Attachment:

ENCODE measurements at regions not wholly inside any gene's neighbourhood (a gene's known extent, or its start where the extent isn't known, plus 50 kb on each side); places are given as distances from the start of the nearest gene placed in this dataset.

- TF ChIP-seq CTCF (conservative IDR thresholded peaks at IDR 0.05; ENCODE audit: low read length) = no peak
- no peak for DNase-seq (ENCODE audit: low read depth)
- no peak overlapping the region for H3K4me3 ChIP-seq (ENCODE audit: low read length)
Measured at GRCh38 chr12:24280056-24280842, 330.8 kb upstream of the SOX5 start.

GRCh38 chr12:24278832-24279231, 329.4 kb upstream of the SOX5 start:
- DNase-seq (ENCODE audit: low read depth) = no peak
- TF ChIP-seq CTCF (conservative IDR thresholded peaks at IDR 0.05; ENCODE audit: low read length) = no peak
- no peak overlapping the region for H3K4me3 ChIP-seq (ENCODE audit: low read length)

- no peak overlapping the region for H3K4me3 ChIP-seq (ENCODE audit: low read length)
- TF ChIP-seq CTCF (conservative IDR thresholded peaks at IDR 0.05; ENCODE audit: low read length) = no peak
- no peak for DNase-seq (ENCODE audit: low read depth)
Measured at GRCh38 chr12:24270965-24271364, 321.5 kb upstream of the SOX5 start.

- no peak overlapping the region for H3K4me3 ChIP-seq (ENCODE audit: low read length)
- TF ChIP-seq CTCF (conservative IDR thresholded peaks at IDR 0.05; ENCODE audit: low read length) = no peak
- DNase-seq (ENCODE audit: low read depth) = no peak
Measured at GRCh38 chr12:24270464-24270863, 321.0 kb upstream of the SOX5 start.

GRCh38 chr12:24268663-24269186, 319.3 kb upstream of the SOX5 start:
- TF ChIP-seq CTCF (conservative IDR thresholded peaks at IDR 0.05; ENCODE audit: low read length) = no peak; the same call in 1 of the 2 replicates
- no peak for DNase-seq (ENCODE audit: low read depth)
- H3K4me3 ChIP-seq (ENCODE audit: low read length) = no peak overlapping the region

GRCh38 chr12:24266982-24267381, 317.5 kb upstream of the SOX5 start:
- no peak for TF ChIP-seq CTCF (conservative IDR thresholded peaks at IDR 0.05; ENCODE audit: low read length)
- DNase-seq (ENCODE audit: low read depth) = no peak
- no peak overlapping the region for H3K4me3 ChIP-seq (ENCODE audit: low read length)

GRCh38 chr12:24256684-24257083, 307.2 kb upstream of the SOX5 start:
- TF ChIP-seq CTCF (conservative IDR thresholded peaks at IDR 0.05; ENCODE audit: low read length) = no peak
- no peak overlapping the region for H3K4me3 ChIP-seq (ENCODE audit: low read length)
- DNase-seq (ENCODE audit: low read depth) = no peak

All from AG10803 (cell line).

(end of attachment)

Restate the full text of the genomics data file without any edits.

ENCODE measurements at regions not wholly inside any gene's neighbourhood (a gene's known extent, or its start where the extent isn't known, plus 50 kb on each side); places are given as distances from the start of the nearest gene placed in this dataset.

- TF ChIP-seq CTCF (conservative IDR thresholded peaks at IDR 0.05; ENCODE audit: low read length) = no peak
- no peak for DNase-seq (ENCODE audit: low read depth)
- no peak overlapping the region for H3K4me3 ChIP-seq (ENCODE audit: low read length)
Measured at GRCh38 chr12:24280056-24280842, 330.8 kb upstream of the SOX5 start.

GRCh38 chr12:24278832-24279231, 329.4 kb upstream of the SOX5 start:
- DNase-seq (ENCODE audit: low read depth) = no peak
- TF ChIP-seq CTCF (conservative IDR thresholded peaks at IDR 0.05; ENCODE audit: low read length) = no peak
- no peak overlapping the region for H3K4me3 ChIP-seq (ENCODE audit: low read length)

- no peak overlapping the region for H3K4me3 ChIP-seq (ENCODE audit: low read length)
- TF ChIP-seq CTCF (conservative IDR thresholded peaks at IDR 0.05; ENCODE audit: low read length) = no peak
- no peak for DNase-seq (ENCODE audit: low read depth)
Measured at GRCh38 chr12:24270965-24271364, 321.5 kb upstream of the SOX5 start.

- no peak overlapping the region for H3K4me3 ChIP-seq (ENCODE audit: low read length)
- TF ChIP-seq CTCF (conservative IDR thresholded peaks at IDR 0.05; ENCODE audit: low read length) = no peak
- DNase-seq (ENCODE audit: low read depth) = no peak
Measured at GRCh38 chr12:24270464-24270863, 321.0 kb upstream of the SOX5 start.

GRCh38 chr12:24268663-24269186, 319.3 kb upstream of the SOX5 start:
- TF ChIP-seq CTCF (conservative IDR thresholded peaks at IDR 0.05; ENCODE audit: low read length) = no peak; the same call in 1 of the 2 replicates
- no peak for DNase-seq (ENCODE audit: low read depth)
- H3K4me3 ChIP-seq (ENCODE audit: low read length) = no peak overlapping the region

GRCh38 chr12:24266982-24267381, 317.5 kb upstream of the SOX5 start:
- no peak for TF ChIP-seq CTCF (conservative IDR thresholded peaks at IDR 0.05; ENCODE audit: low read length)
- DNase-seq (ENCODE audit: low read depth) = no peak
- no peak overlapping the region for H3K4me3 ChIP-seq (ENCODE audit: low read length)

GRCh38 chr12:24256684-24257083, 307.2 kb upstream of the SOX5 start:
- TF ChIP-seq CTCF (conservative IDR thresholded peaks at IDR 0.05; ENCODE audit: low read length) = no peak
- no peak overlapping the region for H3K4me3 ChIP-seq (ENCODE audit: low read length)
- DNase-seq (ENCODE audit: low read depth) = no peak

All from AG10803 (cell line).